The way to get to Habana is the direct
charter from LA (CTS).
You need to get a license to go on one of these because of the embargo,
but as a musician, I have no trouble qualifying. This is so much
better than going through Cancún. It's a short five and a
half hour flight, and then there you are, in La Habana. The plane
gets in around 8:30 PM, so by 10:00, I was all moved into my casa
particular and was walking around Vedado looking for la musica.
My Spanish has always been bad, and I should have
done more studying since my last trip, but I am a lazy bastard when
it comes to such things. Yet, in the taxi from the airport into
town, I realize that I am able to understand what the driver is
saying. Before, 90 percent of my communication was one-sided. I
was able to say what I wanted to say, but the responses were almost
always indecipherable. Now for some strange reason, I am picking
up far more than I had two years ago. It's as though I have Douglas
Adam's' babelfish in my ear. I guess it's the result of listening
to Cuban music nonstop for three years: I must have picked up some
of it subliminally.
I walked down to the Hotel Riviera, but it turns
out that the best bet for the night is NG La Banda at the Casa De
La Musica. I take one of those silly looking bug taxis (the Coco)
to get there. This thing is a modified motorcycle with two hard
plastic seats encased in a round yellow plastic enclosure. You sit
behind the driver on one of the molded plastic seats in back. With
a guy as big as I am sitting in the back, the weight distribution
was dangerously one-sided. I was always sure that the thing was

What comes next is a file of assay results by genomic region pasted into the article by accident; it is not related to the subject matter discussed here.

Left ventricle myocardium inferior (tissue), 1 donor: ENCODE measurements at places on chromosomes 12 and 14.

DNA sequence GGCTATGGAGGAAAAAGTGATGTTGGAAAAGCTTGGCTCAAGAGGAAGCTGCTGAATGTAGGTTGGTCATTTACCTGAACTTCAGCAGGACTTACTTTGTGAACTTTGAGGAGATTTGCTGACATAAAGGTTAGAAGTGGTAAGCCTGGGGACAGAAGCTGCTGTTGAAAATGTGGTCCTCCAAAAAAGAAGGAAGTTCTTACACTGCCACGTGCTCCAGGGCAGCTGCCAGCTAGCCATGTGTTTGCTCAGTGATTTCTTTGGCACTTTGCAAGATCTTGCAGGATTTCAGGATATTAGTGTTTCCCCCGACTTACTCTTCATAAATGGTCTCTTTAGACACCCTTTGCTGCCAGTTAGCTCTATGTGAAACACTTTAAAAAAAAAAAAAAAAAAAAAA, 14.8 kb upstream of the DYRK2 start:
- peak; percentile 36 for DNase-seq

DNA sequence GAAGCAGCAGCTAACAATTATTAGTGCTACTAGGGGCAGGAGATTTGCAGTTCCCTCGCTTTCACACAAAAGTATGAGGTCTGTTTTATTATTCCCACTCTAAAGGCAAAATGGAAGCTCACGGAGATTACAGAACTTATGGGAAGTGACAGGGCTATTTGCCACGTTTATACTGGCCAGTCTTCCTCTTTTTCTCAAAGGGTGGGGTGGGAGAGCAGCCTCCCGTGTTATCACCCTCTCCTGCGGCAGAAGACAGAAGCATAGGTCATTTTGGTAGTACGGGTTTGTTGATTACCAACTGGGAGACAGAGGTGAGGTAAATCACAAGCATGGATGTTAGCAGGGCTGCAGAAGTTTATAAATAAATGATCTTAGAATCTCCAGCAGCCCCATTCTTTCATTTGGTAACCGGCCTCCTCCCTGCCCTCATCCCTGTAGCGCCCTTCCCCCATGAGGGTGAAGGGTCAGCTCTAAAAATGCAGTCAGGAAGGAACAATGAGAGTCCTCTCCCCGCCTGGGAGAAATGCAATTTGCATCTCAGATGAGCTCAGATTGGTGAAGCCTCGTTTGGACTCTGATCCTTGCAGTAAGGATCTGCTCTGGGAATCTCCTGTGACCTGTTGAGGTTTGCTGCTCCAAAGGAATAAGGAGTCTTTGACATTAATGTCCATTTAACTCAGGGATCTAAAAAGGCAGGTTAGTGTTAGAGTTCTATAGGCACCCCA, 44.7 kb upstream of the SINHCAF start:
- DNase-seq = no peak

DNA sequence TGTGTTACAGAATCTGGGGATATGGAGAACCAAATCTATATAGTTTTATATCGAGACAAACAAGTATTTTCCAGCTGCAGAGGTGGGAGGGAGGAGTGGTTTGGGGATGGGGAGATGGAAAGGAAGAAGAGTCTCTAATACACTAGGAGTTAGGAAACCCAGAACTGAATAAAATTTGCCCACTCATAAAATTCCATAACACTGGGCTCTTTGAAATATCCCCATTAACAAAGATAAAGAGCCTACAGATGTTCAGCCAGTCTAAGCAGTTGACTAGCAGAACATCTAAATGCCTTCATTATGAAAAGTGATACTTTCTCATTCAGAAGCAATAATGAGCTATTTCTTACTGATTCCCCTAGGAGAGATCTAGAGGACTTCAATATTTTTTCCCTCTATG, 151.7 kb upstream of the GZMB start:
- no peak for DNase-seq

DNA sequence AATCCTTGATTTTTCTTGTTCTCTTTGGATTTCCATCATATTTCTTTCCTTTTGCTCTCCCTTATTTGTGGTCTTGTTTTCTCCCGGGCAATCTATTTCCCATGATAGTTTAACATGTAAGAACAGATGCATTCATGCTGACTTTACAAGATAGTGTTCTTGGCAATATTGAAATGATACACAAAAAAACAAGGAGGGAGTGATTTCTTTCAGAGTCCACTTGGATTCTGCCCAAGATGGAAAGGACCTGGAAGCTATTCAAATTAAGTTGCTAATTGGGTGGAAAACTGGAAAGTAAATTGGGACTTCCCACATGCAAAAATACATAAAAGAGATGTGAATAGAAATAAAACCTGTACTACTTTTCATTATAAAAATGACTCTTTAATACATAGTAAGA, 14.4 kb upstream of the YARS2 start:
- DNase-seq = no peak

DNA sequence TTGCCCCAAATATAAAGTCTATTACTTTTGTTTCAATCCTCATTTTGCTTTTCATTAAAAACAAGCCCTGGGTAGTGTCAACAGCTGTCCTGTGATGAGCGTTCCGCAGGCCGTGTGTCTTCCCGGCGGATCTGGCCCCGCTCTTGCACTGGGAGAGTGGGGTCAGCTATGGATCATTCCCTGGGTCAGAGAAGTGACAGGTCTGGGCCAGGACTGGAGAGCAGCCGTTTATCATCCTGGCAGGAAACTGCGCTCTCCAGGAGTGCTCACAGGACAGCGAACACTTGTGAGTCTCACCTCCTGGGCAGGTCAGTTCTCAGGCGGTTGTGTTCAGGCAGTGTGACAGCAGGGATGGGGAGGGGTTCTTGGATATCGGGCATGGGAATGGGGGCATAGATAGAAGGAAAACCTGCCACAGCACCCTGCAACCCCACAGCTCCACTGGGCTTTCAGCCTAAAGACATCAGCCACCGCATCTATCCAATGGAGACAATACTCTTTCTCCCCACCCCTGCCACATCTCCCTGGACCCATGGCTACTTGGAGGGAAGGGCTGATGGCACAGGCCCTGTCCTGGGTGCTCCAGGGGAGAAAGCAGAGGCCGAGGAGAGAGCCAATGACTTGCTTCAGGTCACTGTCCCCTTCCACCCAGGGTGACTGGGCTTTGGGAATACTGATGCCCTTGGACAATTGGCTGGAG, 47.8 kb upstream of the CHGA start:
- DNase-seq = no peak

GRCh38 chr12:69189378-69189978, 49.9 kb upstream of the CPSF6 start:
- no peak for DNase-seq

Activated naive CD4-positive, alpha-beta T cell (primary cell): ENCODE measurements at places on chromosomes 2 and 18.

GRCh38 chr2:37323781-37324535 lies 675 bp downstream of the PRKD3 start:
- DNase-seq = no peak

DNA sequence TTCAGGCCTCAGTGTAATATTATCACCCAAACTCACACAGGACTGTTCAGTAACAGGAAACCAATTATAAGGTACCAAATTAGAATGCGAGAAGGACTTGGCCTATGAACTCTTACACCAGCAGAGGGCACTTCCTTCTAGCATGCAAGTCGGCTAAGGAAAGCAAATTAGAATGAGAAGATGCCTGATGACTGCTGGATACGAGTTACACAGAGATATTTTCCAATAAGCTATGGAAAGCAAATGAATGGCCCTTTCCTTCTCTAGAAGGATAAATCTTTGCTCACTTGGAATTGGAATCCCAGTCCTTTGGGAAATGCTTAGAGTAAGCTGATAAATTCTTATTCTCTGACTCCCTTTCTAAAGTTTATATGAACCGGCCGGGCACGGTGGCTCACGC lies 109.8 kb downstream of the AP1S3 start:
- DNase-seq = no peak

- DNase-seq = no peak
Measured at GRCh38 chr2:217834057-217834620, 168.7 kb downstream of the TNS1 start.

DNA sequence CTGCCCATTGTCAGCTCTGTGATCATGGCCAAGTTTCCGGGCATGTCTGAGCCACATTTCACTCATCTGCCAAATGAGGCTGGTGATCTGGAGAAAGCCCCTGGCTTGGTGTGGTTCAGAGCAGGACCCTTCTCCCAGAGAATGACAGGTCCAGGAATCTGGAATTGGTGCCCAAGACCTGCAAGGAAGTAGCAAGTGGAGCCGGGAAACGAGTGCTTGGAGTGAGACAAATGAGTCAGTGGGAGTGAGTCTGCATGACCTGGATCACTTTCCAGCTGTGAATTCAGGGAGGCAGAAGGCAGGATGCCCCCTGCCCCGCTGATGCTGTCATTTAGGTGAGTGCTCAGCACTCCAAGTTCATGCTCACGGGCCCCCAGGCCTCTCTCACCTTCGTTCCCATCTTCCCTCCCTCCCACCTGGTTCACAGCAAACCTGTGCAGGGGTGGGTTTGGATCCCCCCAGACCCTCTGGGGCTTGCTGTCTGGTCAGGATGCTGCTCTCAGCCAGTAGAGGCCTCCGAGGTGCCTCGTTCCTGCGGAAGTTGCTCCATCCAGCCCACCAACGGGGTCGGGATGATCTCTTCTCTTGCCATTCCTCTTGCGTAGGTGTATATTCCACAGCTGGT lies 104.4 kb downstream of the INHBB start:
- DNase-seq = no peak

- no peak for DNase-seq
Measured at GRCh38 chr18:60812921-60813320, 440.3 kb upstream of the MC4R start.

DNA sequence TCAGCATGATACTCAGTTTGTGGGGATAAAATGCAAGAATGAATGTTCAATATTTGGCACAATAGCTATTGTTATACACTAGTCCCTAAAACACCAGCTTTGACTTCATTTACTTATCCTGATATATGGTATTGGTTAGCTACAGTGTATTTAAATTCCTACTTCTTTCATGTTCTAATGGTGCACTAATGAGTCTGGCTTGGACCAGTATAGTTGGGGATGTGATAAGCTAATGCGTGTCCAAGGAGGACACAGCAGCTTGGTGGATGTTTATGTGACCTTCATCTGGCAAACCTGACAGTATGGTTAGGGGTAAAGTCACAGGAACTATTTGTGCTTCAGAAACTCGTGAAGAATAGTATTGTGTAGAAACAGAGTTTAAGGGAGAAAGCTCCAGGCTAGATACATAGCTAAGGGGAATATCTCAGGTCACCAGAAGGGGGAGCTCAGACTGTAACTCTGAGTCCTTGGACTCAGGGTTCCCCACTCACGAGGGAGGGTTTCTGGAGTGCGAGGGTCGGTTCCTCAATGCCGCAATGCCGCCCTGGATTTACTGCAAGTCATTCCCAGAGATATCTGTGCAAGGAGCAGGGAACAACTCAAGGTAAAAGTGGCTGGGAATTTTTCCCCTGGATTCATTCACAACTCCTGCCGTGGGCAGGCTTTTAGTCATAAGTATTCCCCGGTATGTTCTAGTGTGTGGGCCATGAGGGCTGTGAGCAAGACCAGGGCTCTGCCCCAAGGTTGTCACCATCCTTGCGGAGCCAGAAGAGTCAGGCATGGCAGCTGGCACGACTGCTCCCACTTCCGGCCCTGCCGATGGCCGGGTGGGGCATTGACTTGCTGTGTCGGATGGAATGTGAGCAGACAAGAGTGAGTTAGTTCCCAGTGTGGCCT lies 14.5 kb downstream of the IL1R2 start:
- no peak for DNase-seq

going to flip over on a hard right turn.
The chica driving tonight is probably 16, and
it's her first day. She can't drive at allmy ride is her on-the-job
training. She tears the bumper off another taxi when she pulls out,
and we haven't gone four blocks when she gets pulled over by a cop
for driving with her lights off. But she only got lost three times,
and eventually we made it to the Casa De La Musica.
The opening act tonight is Yoruba Andabo from
the Grammy winning CD La Rumba Soy Yo. This is a huge improvement
over the awful opening acts I endured on my last trip. The whole
group is dressed in white and rumba dancers perform in front of
the band. They sound greatabsolutely killer.
NG La Banda plays the same set they've played
for the last two years, but tonight they are playing with much more
enthusiasm than the last time I heard them. They open with their
monster version of Chick Corea's Spain, and the solos are
absolutely awesome. There are so many killer musicians in this band.
After a few rocking Timba tunes, the set starts pandering to tourists
with merengue and cumbia, but they wound up with their trademark
Santa Palabra and just tore the roof off the place.
The rum flows, everyone in the room is my friend,
and I'm filled with such happiness to be here that I drink way too
much rum. Que será, será. My mysterious ability to
understand Cuban speech diminishes with each drink, too. The babelfish
is getting a bit tipsy.
| next: a different Chucho and a rumba